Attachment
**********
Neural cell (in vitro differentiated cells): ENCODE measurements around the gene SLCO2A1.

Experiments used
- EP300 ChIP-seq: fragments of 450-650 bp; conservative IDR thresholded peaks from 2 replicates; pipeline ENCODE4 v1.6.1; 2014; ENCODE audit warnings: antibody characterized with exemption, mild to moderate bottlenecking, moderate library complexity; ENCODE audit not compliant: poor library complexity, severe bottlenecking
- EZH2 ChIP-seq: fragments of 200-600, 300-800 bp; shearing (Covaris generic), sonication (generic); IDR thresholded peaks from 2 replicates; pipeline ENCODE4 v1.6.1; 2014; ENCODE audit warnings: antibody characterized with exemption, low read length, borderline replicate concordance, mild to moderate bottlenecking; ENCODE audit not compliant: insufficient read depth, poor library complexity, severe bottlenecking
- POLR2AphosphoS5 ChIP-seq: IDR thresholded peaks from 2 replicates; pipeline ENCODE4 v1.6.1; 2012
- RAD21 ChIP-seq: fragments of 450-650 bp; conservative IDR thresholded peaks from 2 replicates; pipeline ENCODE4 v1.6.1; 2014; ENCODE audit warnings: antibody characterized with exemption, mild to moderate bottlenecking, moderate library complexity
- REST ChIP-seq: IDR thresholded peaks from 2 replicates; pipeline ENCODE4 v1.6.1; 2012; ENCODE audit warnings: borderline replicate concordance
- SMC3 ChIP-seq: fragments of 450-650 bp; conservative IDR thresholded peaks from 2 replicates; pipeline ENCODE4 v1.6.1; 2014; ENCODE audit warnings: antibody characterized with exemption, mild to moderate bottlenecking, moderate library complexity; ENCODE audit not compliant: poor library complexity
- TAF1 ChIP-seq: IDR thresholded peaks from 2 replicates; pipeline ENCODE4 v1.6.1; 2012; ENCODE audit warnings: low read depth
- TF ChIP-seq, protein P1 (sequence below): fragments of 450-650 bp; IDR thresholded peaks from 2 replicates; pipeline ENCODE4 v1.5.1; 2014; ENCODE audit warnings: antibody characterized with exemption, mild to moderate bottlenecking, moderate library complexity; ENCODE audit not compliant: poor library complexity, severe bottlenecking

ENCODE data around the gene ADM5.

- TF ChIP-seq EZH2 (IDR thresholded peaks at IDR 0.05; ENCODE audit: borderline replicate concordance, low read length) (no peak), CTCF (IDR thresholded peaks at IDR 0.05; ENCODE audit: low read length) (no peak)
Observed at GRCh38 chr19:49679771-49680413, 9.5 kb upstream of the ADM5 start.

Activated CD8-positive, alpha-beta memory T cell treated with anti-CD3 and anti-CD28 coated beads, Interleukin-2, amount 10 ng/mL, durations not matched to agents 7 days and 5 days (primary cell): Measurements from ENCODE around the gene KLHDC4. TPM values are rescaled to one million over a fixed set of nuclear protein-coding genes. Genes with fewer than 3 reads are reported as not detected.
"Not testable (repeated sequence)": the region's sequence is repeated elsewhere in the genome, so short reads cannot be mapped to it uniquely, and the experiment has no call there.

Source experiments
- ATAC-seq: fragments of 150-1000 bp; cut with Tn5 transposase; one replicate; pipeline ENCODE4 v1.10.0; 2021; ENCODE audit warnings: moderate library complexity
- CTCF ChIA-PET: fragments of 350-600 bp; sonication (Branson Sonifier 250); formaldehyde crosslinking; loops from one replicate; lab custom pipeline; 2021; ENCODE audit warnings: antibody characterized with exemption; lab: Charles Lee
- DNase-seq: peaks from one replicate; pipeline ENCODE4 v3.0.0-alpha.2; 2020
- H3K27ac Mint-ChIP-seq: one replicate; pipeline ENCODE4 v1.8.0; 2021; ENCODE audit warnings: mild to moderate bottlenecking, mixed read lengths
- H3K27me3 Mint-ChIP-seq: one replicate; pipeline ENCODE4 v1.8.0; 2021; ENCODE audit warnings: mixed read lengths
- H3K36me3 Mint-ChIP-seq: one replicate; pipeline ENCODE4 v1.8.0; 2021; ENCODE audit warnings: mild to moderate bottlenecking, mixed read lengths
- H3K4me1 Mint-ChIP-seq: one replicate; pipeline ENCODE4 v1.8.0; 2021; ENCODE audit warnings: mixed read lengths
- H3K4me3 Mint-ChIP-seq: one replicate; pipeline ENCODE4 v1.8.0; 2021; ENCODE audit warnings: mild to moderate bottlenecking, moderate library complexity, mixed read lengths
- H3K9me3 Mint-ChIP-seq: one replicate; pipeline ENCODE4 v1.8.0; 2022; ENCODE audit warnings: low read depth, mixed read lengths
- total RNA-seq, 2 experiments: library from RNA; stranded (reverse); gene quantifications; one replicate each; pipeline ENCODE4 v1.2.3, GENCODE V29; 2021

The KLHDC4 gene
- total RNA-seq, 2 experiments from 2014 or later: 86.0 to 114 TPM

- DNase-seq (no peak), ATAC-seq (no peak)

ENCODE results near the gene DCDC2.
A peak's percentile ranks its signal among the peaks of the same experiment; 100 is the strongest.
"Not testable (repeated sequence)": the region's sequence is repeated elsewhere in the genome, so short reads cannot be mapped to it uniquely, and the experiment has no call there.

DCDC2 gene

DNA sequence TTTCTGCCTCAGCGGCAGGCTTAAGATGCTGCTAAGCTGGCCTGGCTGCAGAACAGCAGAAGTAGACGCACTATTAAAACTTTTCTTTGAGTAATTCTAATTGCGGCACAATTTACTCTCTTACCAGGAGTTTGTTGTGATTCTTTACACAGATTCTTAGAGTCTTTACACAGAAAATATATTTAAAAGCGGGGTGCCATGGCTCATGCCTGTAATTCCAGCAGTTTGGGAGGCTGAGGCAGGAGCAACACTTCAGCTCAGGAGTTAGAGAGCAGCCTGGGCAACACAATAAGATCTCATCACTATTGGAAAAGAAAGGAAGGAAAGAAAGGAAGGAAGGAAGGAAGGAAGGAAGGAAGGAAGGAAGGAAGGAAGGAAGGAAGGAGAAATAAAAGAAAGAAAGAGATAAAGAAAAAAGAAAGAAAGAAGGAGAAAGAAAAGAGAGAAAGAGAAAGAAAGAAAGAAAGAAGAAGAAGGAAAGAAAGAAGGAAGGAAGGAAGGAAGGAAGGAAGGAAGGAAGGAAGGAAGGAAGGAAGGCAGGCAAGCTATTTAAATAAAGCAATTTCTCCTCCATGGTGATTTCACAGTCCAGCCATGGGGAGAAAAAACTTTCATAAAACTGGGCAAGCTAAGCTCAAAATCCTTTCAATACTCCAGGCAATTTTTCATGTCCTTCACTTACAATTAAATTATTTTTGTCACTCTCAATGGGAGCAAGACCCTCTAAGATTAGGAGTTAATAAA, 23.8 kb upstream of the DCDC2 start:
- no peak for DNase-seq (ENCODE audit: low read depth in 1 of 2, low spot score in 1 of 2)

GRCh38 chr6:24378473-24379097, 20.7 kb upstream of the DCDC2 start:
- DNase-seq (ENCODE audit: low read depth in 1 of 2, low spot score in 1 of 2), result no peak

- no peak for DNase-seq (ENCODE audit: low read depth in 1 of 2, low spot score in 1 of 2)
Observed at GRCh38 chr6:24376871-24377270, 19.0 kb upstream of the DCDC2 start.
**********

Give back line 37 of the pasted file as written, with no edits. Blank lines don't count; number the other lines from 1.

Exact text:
- DNase-seq (ENCODE audit: low read depth in 1 of 2, low spot score in 1 of 2), result no peak